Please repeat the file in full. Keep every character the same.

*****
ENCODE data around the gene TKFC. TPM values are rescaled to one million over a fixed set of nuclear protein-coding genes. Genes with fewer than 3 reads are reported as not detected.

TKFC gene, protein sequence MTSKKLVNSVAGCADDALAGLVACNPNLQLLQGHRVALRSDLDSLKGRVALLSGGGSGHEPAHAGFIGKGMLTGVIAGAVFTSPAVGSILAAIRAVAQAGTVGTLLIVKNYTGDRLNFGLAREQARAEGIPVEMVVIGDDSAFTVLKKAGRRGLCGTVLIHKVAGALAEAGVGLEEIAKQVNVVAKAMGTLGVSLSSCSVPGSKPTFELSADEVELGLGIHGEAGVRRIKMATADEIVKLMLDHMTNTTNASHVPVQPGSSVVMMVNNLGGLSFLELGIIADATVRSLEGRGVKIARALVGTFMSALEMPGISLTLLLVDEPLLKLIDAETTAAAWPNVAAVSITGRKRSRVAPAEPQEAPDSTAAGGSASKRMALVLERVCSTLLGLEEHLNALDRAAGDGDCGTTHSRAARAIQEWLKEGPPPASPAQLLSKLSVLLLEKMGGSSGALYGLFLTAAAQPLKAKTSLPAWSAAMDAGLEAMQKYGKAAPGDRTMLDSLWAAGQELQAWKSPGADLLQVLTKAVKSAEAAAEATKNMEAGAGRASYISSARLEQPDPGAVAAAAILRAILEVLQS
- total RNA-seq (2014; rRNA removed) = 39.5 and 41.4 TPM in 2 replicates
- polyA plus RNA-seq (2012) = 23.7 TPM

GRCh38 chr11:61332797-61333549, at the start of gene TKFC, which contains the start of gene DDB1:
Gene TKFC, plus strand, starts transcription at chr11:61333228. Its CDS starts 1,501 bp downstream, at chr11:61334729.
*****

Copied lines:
ENCODE data around the gene TKFC. TPM values are rescaled to one million over a fixed set of nuclear protein-coding genes. Genes with fewer than 3 reads are reported as not detected.

TKFC gene, protein sequence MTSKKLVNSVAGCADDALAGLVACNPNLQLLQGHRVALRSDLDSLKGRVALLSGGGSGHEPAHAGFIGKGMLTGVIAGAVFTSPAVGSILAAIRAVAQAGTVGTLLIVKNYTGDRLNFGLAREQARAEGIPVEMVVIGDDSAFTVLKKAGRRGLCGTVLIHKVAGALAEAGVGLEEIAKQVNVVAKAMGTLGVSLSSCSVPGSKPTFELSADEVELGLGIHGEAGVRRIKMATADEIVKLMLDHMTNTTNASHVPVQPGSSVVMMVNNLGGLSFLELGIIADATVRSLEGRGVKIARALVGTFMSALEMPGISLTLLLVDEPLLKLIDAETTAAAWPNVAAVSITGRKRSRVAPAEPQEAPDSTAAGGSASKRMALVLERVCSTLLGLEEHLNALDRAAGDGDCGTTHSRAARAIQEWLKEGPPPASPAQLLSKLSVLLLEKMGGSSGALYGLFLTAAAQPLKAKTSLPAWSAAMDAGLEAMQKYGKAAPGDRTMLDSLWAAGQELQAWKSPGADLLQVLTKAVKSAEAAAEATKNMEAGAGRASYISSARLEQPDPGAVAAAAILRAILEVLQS
- total RNA-seq (2014; rRNA removed) = 39.5 and 41.4 TPM in 2 replicates
- polyA plus RNA-seq (2012) = 23.7 TPM

GRCh38 chr11:61332797-61333549, at the start of gene TKFC, which contains the start of gene DDB1:
Gene TKFC, plus strand, starts transcription at chr11:61333228. Its CDS starts 1,501 bp downstream, at chr11:61334729.